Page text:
Yancey Richardson is pleased to present Tori, the gallery’s sixth exhibition by Japanese artist Masao Yamamoto. The works included in Tori, the Japanese word for “bird”, span the breadth of Yamamoto’s career, from 1994 to the present and include both photographs printed by the artist and hanging scrolls. A subject of lifelong interest, with Tori Yamamoto seeks to capture the essence of birds, while remarking on the visceral connection and similarities between these creatures and humanity. Ranging from a pigeon contemplating its reflection in a pool of glassy water to a solitary eagle flying high above the Mongolian mountains, Yamamoto’s birds suggest the fragility, beauty and ultimate mortality of all life.
Intimately scaled and masterfully printed, Yamamoto’s toned photographs bear evidence of the artist’s hand where he has torn the paper, applied flecks of gold paint, or dashes of red and blue ink. Yamamoto’s newest works include Kakejiku, a traditional Japanese hanging scroll. Printed on handmade Gampi paper, the photographs have been mounted onto a scroll using classical techniques and materials such as kimono silk, Washi paper and wheat starch paste. In conjunction with the exhibition, Radius Books has released Yamamoto’s 10th book, also titled Tori. The monograph combines photographs carefully sequenced by the artist with a selection of poems by Wallace Stevens, Seamus Heaney, Emily Dickinson, William Carlos Williams and others.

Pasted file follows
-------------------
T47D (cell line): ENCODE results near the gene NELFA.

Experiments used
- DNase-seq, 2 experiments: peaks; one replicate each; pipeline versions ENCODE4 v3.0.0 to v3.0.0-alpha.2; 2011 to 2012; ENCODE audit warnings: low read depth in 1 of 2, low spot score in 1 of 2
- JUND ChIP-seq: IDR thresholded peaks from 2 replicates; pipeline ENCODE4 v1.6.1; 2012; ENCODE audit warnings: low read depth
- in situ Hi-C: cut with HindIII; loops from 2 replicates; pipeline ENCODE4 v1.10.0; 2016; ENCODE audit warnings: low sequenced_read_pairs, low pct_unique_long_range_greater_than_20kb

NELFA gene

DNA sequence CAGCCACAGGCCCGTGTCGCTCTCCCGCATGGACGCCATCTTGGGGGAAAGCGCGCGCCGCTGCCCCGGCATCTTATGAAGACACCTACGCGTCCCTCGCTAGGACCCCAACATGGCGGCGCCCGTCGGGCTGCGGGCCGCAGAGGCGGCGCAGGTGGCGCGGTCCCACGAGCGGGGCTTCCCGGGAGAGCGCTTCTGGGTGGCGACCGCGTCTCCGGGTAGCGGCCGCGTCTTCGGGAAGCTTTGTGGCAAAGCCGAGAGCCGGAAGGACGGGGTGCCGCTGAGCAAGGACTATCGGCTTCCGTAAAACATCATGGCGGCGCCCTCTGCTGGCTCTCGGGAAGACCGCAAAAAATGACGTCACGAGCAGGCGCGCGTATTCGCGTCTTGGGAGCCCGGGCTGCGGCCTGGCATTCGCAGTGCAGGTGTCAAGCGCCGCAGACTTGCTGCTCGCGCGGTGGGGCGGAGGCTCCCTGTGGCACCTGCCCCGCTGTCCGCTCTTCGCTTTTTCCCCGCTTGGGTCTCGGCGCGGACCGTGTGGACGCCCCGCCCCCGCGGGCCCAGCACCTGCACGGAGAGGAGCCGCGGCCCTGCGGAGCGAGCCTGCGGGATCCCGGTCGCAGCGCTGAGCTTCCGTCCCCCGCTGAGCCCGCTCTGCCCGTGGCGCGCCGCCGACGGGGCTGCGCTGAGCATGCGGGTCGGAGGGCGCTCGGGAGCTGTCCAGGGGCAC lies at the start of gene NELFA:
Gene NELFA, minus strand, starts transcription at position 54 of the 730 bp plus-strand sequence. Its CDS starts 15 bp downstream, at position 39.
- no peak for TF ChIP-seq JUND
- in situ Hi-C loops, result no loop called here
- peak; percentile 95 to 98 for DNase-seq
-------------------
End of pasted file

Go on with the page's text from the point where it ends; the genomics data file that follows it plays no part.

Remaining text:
Yamamoto’s photographs and installations have been exhibited internationally at the Centro per l’Arte Contemporanea, Rome, the Tokyo Metropolitan Museum of Photography, the Galeria d’Arte Moderna di Bologna, the Maison Européenne de la Photographie, the High Museum, Atlanta, and the Museum of Fine Arts, Houston. The work of Masao Yamamoto is held in many major museum collections including the Harvard University Art Museums, the Museum of Contemporary Photography, Chicago, the Philadelphia Museum of Art, the Museum of Fine Arts, Houston, The International Center of Photography, the Center for Creative Photography, Tucson, the Princeton University Art Museum and the Santa Barbara Museum of Art.